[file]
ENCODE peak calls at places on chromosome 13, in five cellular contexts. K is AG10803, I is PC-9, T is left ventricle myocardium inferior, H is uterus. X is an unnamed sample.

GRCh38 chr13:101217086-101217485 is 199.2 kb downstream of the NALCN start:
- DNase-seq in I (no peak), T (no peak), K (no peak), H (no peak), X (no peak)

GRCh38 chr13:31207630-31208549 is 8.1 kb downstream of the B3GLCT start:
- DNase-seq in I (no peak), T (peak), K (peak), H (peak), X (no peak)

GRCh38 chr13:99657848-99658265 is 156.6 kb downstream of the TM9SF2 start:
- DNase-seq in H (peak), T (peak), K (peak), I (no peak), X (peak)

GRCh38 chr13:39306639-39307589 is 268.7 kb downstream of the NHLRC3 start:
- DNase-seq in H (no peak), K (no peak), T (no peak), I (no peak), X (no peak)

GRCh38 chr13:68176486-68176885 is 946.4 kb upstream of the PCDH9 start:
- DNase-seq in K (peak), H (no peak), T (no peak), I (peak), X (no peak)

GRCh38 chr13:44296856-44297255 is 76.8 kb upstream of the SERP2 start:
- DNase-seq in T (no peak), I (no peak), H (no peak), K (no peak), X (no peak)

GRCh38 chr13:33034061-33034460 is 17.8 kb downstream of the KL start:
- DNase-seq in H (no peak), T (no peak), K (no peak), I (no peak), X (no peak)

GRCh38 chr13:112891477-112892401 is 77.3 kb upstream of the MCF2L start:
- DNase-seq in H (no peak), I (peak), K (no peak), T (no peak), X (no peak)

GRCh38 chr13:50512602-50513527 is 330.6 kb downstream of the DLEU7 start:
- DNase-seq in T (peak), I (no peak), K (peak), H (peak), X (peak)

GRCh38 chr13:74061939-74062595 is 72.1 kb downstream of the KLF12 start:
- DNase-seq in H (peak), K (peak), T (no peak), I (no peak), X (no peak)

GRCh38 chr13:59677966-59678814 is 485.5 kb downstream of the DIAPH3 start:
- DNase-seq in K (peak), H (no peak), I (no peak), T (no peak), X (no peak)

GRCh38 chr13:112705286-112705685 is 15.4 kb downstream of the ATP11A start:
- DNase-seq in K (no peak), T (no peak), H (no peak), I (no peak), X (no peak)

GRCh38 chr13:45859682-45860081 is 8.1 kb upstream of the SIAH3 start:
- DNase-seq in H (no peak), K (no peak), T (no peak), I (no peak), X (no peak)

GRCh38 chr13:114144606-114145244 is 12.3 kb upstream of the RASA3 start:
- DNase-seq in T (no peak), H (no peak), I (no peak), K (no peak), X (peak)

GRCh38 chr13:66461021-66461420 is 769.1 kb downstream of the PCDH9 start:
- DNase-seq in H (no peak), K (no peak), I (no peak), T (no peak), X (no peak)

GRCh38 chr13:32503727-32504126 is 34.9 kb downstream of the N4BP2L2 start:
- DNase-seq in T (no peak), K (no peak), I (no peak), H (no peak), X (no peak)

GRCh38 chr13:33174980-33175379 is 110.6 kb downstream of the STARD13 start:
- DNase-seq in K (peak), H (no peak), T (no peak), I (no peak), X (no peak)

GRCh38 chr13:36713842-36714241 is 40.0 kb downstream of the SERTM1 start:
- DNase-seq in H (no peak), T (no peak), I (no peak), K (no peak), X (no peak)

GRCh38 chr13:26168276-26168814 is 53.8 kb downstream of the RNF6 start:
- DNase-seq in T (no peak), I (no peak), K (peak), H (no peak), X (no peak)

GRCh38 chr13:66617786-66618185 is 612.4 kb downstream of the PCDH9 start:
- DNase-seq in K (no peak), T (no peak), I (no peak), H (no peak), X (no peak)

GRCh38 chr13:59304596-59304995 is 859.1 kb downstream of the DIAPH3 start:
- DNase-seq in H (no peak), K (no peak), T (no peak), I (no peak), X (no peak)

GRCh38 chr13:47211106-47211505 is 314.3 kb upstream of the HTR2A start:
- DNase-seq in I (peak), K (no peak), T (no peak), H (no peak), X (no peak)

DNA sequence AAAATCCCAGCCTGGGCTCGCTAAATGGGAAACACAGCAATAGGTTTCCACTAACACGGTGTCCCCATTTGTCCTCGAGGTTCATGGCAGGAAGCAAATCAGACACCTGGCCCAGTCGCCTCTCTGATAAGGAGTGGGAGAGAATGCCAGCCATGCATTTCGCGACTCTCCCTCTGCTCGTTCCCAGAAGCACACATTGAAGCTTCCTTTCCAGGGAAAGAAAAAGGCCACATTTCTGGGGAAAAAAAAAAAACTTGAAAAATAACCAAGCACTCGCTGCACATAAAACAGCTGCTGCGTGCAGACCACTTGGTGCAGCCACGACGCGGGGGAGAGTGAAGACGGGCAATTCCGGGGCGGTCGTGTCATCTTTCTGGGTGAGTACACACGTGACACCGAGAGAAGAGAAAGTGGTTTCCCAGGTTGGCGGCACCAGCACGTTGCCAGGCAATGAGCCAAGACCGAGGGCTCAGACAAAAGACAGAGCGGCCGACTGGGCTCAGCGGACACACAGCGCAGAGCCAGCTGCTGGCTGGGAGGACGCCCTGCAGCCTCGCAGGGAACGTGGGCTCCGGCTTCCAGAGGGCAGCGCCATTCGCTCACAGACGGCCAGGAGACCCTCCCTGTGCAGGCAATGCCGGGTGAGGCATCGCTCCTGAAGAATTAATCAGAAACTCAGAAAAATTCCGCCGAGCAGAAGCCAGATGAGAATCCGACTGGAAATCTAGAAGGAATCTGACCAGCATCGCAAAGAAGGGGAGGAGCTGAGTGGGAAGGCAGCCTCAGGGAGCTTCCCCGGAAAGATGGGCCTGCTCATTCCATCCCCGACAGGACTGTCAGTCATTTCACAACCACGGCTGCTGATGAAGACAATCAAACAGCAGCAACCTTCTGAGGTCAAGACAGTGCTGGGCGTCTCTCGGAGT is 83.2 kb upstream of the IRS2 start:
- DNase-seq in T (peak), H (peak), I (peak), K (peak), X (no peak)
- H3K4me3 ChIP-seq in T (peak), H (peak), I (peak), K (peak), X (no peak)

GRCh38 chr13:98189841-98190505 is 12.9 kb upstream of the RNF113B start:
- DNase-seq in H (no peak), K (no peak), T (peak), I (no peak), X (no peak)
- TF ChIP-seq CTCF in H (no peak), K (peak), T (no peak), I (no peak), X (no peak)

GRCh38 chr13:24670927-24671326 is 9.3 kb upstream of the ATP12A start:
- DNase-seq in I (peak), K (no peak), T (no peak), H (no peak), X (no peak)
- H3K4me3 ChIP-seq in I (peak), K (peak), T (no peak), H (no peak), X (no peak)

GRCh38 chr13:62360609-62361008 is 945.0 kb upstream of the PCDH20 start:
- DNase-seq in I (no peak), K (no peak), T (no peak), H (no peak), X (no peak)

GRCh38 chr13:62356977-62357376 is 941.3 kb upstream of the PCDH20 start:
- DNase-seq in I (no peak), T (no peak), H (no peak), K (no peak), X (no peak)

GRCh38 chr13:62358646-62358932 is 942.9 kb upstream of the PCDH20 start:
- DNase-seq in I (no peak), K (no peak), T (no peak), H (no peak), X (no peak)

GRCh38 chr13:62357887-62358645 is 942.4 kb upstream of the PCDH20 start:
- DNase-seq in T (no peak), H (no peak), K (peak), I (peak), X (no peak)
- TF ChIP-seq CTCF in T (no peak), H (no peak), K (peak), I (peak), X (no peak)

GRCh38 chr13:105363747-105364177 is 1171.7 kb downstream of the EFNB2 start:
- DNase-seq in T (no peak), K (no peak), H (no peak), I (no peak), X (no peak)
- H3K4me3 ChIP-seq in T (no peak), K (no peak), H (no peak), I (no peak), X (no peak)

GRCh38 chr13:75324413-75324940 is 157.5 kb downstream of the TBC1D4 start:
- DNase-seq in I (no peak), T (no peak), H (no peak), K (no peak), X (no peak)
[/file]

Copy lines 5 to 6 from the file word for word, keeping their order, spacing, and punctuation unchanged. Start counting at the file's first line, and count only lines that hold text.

- DNase-seq in I (no peak), T (peak), K (peak), H (peak), X (no peak)

GRCh38 chr13:99657848-99658265 is 156.6 kb downstream of the TM9SF2 start: